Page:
From the moment we emerge into the world, people begin speaking about us, and for us. Eventually we get to a place where we can take over the storytelling, yet despite this independence we can (with some digging, some gentle brushing away of the dusty layers covering what’s hidden) feel the vestiges and remnants of all the said things about us (for us, to us) when we talk about ourselves. Those underlying architectures inform our own sense of self (our innate value, or lack thereof; our potential for doing great things, or lack thereof); they quietly (often invisibly) permeate our interactions with others and serve as a filter for how we experience the world.
We enter formal schooling as small children, and leave as (young, still forming/fomenting) adults. Problematically, many of the ways that the people and apparatus of education speak and relate to students remain consistent throughout those 13 years; students receiving direction, input, guidance, feedback, critique, consequences, rewards, recognitions – yet, conversely, students rarely having the opportunity to give feedback of their own (why open Pandora’s Box?) or to provide direction to teachers and school leaders. Children follow set pathways from birth, yet often I notice how we as adults perseverate on the moments they don’t – and on the relatively few young individuals who do not comfortably conform to the many limits and boundaries our structures (and attitudes) impose.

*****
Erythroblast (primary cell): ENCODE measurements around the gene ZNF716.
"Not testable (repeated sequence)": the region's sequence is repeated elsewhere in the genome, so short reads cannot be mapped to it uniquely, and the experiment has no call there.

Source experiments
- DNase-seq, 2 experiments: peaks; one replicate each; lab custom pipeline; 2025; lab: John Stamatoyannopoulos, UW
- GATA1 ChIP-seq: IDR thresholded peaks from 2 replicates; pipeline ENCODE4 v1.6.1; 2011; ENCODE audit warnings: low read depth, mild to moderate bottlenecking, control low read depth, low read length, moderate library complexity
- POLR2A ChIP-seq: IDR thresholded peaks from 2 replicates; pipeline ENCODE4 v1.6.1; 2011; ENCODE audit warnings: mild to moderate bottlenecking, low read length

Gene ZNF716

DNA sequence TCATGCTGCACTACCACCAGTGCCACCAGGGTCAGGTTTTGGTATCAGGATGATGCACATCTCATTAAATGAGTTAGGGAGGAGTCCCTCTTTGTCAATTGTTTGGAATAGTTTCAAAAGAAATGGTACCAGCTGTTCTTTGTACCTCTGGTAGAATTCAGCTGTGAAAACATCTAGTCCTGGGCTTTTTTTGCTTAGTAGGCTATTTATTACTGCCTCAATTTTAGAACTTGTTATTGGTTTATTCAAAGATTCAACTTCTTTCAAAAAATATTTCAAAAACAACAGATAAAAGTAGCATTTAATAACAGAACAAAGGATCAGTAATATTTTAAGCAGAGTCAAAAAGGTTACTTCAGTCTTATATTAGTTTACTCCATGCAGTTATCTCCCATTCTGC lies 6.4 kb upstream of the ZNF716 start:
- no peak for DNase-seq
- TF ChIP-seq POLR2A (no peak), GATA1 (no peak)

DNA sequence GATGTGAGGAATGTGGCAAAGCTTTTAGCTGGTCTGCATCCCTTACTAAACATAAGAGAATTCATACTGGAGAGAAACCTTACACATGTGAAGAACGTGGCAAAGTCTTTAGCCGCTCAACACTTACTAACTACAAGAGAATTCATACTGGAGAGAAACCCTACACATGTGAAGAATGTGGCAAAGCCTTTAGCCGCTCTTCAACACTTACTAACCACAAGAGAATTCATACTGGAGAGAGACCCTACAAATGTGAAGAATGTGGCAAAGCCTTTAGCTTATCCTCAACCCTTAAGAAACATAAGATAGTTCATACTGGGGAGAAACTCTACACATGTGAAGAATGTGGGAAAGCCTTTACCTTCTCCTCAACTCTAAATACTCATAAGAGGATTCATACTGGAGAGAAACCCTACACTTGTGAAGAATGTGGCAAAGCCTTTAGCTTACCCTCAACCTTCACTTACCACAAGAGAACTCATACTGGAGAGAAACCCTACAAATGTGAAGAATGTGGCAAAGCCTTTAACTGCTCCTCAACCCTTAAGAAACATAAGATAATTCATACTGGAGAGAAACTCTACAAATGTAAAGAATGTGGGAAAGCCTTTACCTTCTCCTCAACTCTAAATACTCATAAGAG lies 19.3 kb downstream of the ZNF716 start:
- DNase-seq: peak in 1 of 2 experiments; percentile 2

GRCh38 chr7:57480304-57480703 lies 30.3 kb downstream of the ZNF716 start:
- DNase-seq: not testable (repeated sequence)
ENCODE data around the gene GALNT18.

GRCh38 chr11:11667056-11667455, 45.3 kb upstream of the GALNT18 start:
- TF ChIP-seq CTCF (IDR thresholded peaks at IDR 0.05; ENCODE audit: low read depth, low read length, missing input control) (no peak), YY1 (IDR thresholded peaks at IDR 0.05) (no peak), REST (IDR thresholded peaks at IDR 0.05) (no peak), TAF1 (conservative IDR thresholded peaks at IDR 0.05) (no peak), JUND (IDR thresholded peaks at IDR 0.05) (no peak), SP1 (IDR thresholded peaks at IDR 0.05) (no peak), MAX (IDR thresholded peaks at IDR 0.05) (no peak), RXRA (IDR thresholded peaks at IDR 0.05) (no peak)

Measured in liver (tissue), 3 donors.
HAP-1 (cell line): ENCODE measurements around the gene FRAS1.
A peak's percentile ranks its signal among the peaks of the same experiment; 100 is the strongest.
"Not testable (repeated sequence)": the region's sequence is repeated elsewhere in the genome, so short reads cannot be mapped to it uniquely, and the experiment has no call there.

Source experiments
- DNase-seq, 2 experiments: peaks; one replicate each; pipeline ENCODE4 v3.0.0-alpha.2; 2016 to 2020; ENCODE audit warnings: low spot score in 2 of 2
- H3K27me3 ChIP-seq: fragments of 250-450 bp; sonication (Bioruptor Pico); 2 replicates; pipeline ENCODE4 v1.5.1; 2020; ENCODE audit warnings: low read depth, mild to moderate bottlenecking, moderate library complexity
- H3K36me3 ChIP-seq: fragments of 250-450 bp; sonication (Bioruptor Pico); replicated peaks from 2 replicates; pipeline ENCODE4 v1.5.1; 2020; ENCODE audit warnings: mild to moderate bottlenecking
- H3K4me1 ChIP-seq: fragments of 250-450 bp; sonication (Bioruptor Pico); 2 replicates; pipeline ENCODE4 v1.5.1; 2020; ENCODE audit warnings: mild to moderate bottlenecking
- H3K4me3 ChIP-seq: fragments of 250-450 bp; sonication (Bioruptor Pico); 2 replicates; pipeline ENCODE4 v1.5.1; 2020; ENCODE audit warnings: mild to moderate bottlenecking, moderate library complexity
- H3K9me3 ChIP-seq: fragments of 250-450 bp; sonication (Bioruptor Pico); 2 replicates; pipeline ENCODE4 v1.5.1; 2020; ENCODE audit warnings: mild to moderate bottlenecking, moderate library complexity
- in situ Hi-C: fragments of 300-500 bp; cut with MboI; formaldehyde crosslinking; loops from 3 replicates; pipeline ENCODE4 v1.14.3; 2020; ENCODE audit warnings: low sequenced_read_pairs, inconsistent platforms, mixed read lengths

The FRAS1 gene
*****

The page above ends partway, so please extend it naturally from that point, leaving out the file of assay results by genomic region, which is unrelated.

Was Socrates perhaps being a bit tongue-in-cheek?
Of the many thousands of conversations I have had with students in my office (often on the receiving end of being “in trouble” – a vague but ubiquitous catchall! – though at times there of their own accord), I do not recall one instance of the student gloating or feeling proud about their removal. Of the times I have suspended a student from school for more serious matters, I do not recall one instance of a student leaving in a celebratory mood. While it may seem that the students who are most challenged to abide by our rules dislike school, they may in fact be the people that want (need) to feel that sense of belonging the most. A seventh grader who was a frequent visitor to my office last year showed more self-awareness than most adults I know as he reflected on his relationship to teachers and school: “I’m stuck.”
How much did our frustration, anger and disappointment help this child? (He attends another school this year)
“I was a curious boy, but the schools were not concerned with curiosity. They were concerned with compliance. I loved a few of my teachers. But I cannot say that I truly believed any of them.”